STERLING, Va. — In a June thunderstorm, the Porsche roared around a curve in the wrong lane and smashed head-on into Genevieve Petrella's Mustang.
Her head hit the windshield, forever altering her life.
She was 23, married a year, a top saleswoman for American Telephone & Telegraph Co. The accident left her with an IQ of 61 and a tenacious will to be normal.
Petrella often cannot remember what was said to her minutes before. Tomorrow, she will not remember today. She carries a book in which she writes down nearly everything that happens to her.
"It's a really hard thing to realize people can forget things that fast. That part of Gen's brain just does not work," said her husband, Dennis.
Like the main character in the new movie "Regarding Henry," Petrella has beaten enormous odds to survive and recover from a severe head injury.
Doctors did not expect Petrella to live more than a few hours after she arrived at Fairfax Hospital. Then she was not supposed to wake from her coma; then she was not supposed to walk or talk.
"Ten years ago, people did not survive the kind of injuries she had," her husband said.
She had to relearn the most basic facts of her own life: her name, her husband's name, that she was even married at all.
Her husband played a videotape of their wedding dozens of times until she recognized the characters on the screen as herself, her family, as Denny and Gen.
"Sometimes she tells me that she feels like she just woke up," her husband said.
"We have nothing that normal married people have," her husband, 30, said. Obviously I miss it, but I'd rather have her in the capacity she is than not have her at all."
"He takes the best care of me. I couldn't have done anything without him," Petrella said.
The couple plan to renew their marriage vows on their fifth anniversary.
Raymond A. Cooper Jr., 36, was killed instantly in the June 14, 1989, accident, which occurred as he competed in a scavenger hunt sponsored by his company.
In May, a Fairfax County jury awarded Petrella $12.4 million. It was the largest personal injury award in Virginia history, according to the Virginia Trial Lawyers Assn.
Doctors testified that it could cost $9 million to care for her the rest of her life.
Cooper's estate and his firm, NV Commercial Management Partnership, have asked the judge to review the award. The company argued that it should not be blamed for Petrella's injuries.
Petrella testified once in the 11-day trial.
"She showed the jury pictures of herself before the accident, and they understood her. They understood how she was before," said her lawyer, William O. Snead III.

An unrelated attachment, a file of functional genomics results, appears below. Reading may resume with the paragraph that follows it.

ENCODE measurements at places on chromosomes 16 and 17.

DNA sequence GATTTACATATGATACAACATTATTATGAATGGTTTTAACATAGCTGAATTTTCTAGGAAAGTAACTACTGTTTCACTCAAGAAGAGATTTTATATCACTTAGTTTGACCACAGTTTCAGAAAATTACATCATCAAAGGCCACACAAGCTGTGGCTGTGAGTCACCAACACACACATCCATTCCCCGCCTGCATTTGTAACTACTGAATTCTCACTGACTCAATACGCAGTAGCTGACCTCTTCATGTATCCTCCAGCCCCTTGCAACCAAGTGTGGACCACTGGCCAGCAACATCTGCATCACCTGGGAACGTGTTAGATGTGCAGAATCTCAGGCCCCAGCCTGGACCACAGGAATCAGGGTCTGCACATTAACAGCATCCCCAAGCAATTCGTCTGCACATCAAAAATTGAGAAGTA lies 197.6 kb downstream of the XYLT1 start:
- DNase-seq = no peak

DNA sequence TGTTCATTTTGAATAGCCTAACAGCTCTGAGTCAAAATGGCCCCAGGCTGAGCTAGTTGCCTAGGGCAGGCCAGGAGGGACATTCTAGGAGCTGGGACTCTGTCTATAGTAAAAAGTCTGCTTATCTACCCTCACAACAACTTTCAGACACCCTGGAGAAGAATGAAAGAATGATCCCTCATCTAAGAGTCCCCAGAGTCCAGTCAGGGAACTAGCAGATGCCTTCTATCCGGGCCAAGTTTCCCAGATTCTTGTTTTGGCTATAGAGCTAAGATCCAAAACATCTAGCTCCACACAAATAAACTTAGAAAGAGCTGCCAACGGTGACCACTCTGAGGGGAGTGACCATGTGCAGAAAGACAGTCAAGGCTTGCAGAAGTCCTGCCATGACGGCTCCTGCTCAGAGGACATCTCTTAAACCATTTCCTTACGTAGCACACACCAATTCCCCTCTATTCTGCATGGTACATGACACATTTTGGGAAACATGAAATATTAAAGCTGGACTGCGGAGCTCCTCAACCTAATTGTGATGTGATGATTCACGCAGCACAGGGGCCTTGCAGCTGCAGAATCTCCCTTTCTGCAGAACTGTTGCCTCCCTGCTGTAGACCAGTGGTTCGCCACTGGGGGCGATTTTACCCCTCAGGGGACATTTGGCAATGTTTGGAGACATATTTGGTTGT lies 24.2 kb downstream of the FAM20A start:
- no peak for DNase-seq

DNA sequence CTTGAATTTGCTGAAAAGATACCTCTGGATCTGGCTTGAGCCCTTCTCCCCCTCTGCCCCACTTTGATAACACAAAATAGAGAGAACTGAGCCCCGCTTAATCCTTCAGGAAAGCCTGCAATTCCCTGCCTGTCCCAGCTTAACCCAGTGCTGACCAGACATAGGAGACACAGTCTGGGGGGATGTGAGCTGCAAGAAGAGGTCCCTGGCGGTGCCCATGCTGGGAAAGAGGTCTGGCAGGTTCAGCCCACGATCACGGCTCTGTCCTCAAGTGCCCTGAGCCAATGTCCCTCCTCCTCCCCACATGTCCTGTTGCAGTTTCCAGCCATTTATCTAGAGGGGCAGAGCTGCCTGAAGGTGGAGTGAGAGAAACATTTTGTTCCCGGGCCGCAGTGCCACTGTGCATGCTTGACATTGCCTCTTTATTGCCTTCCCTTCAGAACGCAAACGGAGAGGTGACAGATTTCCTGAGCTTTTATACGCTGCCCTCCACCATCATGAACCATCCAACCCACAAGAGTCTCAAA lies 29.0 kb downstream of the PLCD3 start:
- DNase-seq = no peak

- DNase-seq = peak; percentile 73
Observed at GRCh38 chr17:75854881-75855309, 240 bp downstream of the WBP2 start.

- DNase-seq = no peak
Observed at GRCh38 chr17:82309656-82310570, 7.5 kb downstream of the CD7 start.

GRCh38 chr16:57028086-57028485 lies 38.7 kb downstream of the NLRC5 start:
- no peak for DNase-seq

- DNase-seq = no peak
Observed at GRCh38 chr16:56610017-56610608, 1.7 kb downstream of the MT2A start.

"She won her own case," he said.
The extent of her injuries, or the progress she has made, are not immediately apparent.
After extensive plastic surgery to repair crushed bones in her face, she is pretty and trim. The only clues to the injuries are a heavy brace on one ankle and thick glasses for her severely limited vision.
She is polite and attentive.
"I played on the (company) softball team, and I was going to the game. But it was rained out, because there was a big storm that day. So I was driving home, and that's when the accident happened," she said.
But she does not remember the crash or the 10 months she spent in three hospitals. She does not remember the job she loved, but she can rattle off her duties there. She does not remember high school, but she lists her accomplishments: Park View High School's Female Athlete of the Year for 1983. Most Valuable Player on the track team.
"She knows these things because we have gone over them hundreds, thousands of times. And she will still forget sometimes," her husband said.
Petrella spends each day at an intensive program for head-injured people in Fairfax, Va., a Washington suburb.
"Head injury is a relatively new entity," said Dr. Roger V. Gisolfi, who directs the special rehabilitation center treating Petrella. "Only recently have we had a large number of people survive, and now we have this special patient population with unique medical and sociological needs."
Few people recognize the extent of the problems people recovering from head injuries face, Gisolfi said. "You can see that someone with a prosthesis, or someone in a wheelchair, is injured. Head injury patients tend to be not nearly as obvious."
Petrella began coming out of her coma a month after the accident. She spoke her first word a week later: "Hi." Then came the long, frustrating process of making sense out of her scrambled, wounded mind.
Therapists helped her relearn everything from sentence structure to how to brush her teeth.
Two years after the accident, her brain has healed as much as it can, Gisolfi said. Any gains now will be very slight.
"But any gain at all, however small, is a huge gain for Gen," her husband said.